Home Diocesan News God answers prayers but not in the way we want, Lou Holtz tells men’s rally
God answers prayers but not in the way we want, Lou Holtz tells men’s rally Print E-mail
Written by Pete Sheehan   
Friday, 05 May 2017 13:19

YOUNGSTOWN – Both in football and in life, Lou Holtz told a faith rally for men here April 29, God has always answered his prayers – though not in the way he wanted.

 

 

“I wanted to be a good athlete but I never became one,” Holtz, a College Football Hall of Fame coach, said at the annual “Men’s Rally in the Valley” at the Covelli Center here.


God however “put me into coaching,” where he led six different college teams to post-season bowl games, said Holtz, who grew up in East Liverpool and graduated from Kent State University. At Notre Dame, he coached from 1986 to 1996 and is among their winningest coaches.


Holtz, now a commentator for ESPN and a motivational speaker, was the opening speaker for the eighth annual inspirational men’s rally, which boasted more than 3,000 participants.


“It was awesome. What gets me excited is to see men excited in their faith,” said Bing Newton the director of the rally. The event “originated by men of faith of about 60 different denominations. We meet once a month and put our denominations aside and focus on Christ,” Newton said. The day included other speakers and musicians.


In addressing the men present, Holtz cited his personal experiences. After graduating from college and serving in the U.S. Army, he returned home and decided he wanted to find work in coaching and marry his girlfriend, Beth Barcus.


His first choice was a teaching and coaching job at Conneaut High School but Beth refused his proposal and broke off the relationship.


Heart-broken, “I wanted to get as far away as possible,” so he took a graduate assistant coaching job at the University of Iowa.


Yet, Beth later decided that she wanted to marry him and joined him in Iowa. That coaching position propelled him into a succession of assistant coaching jobs at major college programs.


“Because she broke up with me,” Holtz said, he embarked on a college coaching career that would eventually lead to head coaching positions at William and Mary, North Carolina State, Arkansas, and even Notre Dame.


At Arkansas, during his first season in 1977, his team advanced to the Orange Bowl to face undefeated Oklahoma, a contender for the national title.


Yet Holtz found controversy when a few days before the bowl game he suspended three star players for undisclosed but “serious” disciplinary violations.


Facing such a formidable foe at less than full strength, Holtz said, he prayed about what to do and met with the team. After discussing the reasons why they couldn’t win, Holtz asked for reasons why they could.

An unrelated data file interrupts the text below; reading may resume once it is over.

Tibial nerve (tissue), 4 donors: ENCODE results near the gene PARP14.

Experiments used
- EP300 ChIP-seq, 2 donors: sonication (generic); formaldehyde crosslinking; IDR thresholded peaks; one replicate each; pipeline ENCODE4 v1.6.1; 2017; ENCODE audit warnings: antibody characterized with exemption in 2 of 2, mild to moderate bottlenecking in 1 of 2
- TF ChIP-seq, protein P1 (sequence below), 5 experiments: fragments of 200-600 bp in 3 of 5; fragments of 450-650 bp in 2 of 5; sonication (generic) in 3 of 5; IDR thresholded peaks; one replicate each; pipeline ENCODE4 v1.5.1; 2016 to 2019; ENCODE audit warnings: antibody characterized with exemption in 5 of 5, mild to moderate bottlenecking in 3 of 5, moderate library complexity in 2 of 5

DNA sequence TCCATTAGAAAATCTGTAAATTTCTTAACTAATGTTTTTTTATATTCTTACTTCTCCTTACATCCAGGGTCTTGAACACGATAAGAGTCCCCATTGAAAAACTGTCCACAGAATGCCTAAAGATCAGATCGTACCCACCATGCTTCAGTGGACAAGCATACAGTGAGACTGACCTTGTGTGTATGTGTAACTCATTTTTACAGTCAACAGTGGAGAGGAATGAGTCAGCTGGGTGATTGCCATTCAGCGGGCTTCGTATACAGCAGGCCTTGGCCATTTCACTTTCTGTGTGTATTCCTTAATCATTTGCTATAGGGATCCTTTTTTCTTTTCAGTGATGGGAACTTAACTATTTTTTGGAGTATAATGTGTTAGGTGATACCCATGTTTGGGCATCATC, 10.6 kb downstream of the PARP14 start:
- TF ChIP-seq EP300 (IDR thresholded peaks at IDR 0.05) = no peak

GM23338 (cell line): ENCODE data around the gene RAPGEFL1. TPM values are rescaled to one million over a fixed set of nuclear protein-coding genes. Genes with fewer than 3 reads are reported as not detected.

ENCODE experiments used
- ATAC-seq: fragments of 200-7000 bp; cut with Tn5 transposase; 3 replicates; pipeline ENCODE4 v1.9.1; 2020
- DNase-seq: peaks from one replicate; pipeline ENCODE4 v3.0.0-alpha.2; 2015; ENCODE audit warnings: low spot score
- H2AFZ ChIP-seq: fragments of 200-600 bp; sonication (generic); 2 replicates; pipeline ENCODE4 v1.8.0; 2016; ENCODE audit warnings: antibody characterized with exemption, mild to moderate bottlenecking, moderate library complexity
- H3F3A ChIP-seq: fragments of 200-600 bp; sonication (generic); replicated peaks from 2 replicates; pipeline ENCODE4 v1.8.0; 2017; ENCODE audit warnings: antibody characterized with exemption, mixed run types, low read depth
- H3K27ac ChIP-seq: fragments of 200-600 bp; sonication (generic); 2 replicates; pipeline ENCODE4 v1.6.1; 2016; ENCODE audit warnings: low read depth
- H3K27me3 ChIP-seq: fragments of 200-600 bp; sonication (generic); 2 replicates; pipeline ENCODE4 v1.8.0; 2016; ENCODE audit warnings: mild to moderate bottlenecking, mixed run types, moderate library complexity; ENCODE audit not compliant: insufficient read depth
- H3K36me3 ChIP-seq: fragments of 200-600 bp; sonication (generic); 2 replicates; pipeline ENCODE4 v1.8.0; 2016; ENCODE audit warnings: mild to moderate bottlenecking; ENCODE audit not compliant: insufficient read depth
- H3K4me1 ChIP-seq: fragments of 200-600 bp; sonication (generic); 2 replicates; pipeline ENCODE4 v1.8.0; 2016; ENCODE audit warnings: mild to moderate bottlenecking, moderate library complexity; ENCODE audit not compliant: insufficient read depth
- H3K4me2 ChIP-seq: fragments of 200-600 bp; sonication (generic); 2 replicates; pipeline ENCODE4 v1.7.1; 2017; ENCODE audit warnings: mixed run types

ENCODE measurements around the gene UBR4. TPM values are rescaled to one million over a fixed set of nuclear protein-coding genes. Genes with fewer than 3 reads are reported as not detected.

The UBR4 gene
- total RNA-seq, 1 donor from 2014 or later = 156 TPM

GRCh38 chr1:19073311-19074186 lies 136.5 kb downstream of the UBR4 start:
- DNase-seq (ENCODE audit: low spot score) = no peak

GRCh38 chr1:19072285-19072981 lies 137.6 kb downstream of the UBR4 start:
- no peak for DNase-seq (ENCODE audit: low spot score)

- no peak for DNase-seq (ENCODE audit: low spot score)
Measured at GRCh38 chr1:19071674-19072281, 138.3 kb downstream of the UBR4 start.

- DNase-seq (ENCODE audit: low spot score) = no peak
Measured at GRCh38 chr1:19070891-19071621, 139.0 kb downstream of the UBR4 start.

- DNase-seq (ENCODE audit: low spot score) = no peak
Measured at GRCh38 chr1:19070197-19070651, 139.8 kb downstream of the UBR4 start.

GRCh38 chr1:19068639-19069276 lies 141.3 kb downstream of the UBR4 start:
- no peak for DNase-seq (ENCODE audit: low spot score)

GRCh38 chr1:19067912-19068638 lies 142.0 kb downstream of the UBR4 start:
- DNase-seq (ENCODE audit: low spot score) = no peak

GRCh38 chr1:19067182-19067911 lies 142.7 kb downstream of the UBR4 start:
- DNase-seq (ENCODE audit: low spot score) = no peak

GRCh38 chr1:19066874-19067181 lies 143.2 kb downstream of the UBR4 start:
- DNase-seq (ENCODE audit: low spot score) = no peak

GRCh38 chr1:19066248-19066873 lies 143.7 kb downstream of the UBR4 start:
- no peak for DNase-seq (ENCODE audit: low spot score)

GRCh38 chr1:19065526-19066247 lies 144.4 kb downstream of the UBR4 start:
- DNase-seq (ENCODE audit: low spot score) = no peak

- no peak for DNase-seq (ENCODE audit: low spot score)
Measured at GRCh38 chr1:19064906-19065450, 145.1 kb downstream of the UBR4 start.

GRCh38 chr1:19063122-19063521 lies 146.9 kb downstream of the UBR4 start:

“We have the best defense in the country,” one player said. Others cited their outstanding quarterback, Ron Calcagni of Youngstown, their offensive line, and other strengths.


“I was waiting for them to say, ‘We have a great coach,’” Holtz quipped.


Arkansas ended up upsetting Oklahoma. “I became a local hero,” Holtz said. He was approached by General Motors and IBM to speak to employees. This launched a career as a motivational speaker for a man who earlier had “taken one speech course, Speech 101, at Kent State and … got a ‘C.’”


After a successful tenure at Arkansas, Holtz went onto success at Minnesota, and then to Notre Dame, where he coached for 11 seasons, compiling a 100-30-2 record, with the 1988 team winning a national championship. A statue to Holtz was erected at Notre Dame.


“I prayed the rosary every day,” Holtz said, citing faith and prayer – as well principles for good decision making – for his success.


Holtz told those gathered that he believed there were men in attendance who were not certain of their faith and were looking for support or affirmation.


Most people start out with the faith that their parents taught them, Holtz said, but “when we grow up and go away we have to make the choice ourselves…. Of the 422,000 words in the English language, the greatest is ‘choice.’”


When making his own choice about God, Holtz said, he found it clear.


“You can see because there are 50,000 receptors in your eyes,” Holtz said, noting the complexity of other organs of the human body as well. “Nobody can build a machine like that.”


He also pointed out that 11 of Jesus’ Apostles “died a martyr’s death,” and he cited the multitudes of other martyrs during Christianity’s 2,000 years. He stressed that people don’t die for something that they are not convinced is true.


“You can choose whether to believe or doubt,” Holtz said, “to help or to hurt.”


Holtz also offered “three simple rules for making good decisions. First of all, do what is right. Be honest. Be loyal” and avoid racism, sexism, “and spousal abuse.”


“Secondly, do everything to the best of your ability” and according to the right priorities. Holtz said his priorities have always been “faith, family, and football,” in that order. He would tell players that their priorities should be “faith, family, education, football, and social life.”


“Thirdly, genuinely show people you care,” Holtz said. He noted how his family rallied behind his wife when she was diagnosed with cancer.


In a rare interview, he recalled, Beth Holtz said: “’I never knew how much my family loved me until I got cancer.’ We didn’t love her more, we just showed it more.”

 
 

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